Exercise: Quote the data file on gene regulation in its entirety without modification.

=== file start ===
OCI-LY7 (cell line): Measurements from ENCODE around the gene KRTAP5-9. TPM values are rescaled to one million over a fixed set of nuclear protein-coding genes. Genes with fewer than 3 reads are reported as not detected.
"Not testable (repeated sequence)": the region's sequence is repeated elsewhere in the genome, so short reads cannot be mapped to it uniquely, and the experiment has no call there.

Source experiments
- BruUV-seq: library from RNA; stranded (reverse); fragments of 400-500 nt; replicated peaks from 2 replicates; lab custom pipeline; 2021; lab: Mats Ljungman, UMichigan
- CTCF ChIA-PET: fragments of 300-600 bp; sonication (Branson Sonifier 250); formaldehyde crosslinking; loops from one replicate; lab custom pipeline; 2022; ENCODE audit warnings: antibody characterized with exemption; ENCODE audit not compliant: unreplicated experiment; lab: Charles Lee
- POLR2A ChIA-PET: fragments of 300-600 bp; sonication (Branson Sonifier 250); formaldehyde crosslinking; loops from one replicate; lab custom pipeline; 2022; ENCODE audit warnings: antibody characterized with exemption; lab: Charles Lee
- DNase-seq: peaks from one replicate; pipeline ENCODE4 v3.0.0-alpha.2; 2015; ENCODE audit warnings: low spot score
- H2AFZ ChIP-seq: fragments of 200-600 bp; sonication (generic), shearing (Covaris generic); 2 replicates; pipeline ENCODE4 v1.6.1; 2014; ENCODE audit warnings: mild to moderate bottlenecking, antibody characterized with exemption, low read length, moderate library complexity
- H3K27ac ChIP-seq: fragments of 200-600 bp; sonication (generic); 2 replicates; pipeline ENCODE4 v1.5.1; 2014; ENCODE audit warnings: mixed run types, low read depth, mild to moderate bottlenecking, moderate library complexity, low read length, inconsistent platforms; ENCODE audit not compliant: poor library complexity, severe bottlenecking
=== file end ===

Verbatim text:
OCI-LY7 (cell line): Measurements from ENCODE around the gene KRTAP5-9. TPM values are rescaled to one million over a fixed set of nuclear protein-coding genes. Genes with fewer than 3 reads are reported as not detected.
"Not testable (repeated sequence)": the region's sequence is repeated elsewhere in the genome, so short reads cannot be mapped to it uniquely, and the experiment has no call there.

Source experiments
- BruUV-seq: library from RNA; stranded (reverse); fragments of 400-500 nt; replicated peaks from 2 replicates; lab custom pipeline; 2021; lab: Mats Ljungman, UMichigan
- CTCF ChIA-PET: fragments of 300-600 bp; sonication (Branson Sonifier 250); formaldehyde crosslinking; loops from one replicate; lab custom pipeline; 2022; ENCODE audit warnings: antibody characterized with exemption; ENCODE audit not compliant: unreplicated experiment; lab: Charles Lee
- POLR2A ChIA-PET: fragments of 300-600 bp; sonication (Branson Sonifier 250); formaldehyde crosslinking; loops from one replicate; lab custom pipeline; 2022; ENCODE audit warnings: antibody characterized with exemption; lab: Charles Lee
- DNase-seq: peaks from one replicate; pipeline ENCODE4 v3.0.0-alpha.2; 2015; ENCODE audit warnings: low spot score
- H2AFZ ChIP-seq: fragments of 200-600 bp; sonication (generic), shearing (Covaris generic); 2 replicates; pipeline ENCODE4 v1.6.1; 2014; ENCODE audit warnings: mild to moderate bottlenecking, antibody characterized with exemption, low read length, moderate library complexity
- H3K27ac ChIP-seq: fragments of 200-600 bp; sonication (generic); 2 replicates; pipeline ENCODE4 v1.5.1; 2014; ENCODE audit warnings: mixed run types, low read depth, mild to moderate bottlenecking, moderate library complexity, low read length, inconsistent platforms; ENCODE audit not compliant: poor library complexity, severe bottlenecking